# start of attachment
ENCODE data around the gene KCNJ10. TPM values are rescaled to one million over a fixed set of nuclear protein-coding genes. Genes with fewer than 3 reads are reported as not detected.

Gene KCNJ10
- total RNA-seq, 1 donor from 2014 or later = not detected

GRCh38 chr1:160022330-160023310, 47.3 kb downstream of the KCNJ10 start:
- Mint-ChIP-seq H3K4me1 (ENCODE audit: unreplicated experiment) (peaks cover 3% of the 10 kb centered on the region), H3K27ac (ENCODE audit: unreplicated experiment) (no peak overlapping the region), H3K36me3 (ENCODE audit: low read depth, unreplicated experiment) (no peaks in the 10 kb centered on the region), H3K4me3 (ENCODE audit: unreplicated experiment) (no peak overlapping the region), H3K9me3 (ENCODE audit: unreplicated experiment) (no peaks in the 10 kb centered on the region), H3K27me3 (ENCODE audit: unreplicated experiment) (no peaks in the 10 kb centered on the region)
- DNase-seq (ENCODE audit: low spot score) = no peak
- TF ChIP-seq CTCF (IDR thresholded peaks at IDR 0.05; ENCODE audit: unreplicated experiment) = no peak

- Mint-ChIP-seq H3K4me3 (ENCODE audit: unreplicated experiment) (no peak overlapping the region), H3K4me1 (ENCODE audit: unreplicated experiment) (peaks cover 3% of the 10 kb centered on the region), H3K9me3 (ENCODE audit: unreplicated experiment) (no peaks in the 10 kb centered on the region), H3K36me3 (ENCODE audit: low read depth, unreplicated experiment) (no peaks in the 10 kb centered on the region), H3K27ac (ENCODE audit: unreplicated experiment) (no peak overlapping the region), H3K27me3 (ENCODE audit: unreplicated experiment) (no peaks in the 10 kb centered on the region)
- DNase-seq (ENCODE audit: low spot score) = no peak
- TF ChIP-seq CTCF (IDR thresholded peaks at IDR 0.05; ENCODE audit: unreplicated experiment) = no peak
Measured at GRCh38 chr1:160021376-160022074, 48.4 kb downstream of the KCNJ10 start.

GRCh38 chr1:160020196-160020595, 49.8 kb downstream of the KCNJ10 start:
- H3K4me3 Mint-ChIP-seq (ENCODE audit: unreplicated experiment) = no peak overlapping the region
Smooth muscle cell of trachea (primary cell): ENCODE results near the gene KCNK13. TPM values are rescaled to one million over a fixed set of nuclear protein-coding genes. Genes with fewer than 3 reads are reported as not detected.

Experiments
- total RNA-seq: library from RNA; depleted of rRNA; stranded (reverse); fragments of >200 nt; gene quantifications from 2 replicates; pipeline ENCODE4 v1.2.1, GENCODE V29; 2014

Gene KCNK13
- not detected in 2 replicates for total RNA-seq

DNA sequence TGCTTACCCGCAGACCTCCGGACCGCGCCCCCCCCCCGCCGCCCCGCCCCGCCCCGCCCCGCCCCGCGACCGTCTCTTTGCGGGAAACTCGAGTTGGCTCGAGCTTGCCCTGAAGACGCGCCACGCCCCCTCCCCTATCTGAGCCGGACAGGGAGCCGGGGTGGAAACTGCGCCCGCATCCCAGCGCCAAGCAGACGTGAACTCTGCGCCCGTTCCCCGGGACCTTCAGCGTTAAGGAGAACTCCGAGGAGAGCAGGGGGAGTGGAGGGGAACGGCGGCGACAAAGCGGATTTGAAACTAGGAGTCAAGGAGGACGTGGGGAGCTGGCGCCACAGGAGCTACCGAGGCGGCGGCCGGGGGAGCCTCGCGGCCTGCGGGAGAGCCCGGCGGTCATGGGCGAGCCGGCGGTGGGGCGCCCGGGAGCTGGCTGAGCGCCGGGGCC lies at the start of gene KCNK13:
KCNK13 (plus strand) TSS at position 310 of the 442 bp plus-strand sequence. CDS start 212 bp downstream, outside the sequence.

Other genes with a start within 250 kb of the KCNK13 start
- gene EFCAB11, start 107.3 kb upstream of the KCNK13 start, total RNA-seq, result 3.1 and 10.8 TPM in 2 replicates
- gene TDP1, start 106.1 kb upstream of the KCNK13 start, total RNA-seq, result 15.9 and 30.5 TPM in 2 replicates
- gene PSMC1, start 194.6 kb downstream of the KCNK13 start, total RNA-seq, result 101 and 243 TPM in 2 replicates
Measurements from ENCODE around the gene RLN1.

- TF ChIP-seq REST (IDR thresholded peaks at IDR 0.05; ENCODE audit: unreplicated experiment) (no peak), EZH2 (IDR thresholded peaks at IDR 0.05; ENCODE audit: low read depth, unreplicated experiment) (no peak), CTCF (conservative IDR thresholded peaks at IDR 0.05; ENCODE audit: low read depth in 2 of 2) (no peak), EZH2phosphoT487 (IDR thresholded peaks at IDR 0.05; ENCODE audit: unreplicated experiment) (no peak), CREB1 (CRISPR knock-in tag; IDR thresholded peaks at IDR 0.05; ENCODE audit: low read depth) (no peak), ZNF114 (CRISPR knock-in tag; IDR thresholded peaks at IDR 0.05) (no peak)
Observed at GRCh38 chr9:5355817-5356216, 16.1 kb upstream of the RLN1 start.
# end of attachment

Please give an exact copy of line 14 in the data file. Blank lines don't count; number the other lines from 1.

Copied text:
Smooth muscle cell of trachea (primary cell): ENCODE results near the gene KCNK13. TPM values are rescaled to one million over a fixed set of nuclear protein-coding genes. Genes with fewer than 3 reads are reported as not detected.